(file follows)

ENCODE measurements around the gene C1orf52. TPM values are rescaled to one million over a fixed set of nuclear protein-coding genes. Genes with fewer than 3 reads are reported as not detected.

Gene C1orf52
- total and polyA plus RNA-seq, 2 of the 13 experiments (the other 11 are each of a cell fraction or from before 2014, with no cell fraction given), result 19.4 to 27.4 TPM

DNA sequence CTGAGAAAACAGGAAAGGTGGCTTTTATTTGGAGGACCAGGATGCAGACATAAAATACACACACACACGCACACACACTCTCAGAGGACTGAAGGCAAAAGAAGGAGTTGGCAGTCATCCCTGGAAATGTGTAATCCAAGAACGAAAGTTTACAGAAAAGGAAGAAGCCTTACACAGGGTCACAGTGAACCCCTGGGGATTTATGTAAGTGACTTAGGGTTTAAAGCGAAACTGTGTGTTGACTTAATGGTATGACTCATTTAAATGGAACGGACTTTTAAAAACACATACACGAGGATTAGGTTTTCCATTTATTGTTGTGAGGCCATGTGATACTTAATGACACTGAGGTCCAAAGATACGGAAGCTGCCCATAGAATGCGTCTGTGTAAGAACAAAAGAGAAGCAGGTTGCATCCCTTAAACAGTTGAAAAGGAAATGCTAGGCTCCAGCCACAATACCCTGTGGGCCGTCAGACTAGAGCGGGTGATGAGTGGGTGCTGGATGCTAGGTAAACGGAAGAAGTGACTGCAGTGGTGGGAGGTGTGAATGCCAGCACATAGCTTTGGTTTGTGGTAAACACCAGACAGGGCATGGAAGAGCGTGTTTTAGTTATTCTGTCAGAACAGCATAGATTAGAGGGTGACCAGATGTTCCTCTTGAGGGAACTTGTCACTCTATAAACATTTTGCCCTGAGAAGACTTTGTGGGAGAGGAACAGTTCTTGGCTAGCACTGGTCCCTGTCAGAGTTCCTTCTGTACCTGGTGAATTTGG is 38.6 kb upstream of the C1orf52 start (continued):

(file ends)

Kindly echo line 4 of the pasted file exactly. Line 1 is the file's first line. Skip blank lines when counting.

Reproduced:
DNA sequence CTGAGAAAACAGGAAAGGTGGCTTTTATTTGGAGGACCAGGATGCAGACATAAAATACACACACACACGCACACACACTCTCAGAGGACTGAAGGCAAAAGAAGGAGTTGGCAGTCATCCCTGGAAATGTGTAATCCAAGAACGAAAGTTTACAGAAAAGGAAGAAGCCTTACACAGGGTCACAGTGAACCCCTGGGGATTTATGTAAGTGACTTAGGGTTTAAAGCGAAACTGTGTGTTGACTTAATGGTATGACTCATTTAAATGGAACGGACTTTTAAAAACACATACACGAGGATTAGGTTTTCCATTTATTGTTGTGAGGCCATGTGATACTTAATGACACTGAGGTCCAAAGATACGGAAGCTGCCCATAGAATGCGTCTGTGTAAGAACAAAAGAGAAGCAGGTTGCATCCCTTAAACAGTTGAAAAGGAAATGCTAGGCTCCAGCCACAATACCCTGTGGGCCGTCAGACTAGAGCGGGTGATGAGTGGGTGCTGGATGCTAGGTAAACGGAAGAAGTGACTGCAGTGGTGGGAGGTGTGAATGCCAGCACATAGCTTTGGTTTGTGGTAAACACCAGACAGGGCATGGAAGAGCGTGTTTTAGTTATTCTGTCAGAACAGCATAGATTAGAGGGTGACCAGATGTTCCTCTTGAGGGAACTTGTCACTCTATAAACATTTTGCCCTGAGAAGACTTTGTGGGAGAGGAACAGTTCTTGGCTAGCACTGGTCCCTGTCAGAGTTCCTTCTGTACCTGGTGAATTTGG is 38.6 kb upstream of the C1orf52 start (continued):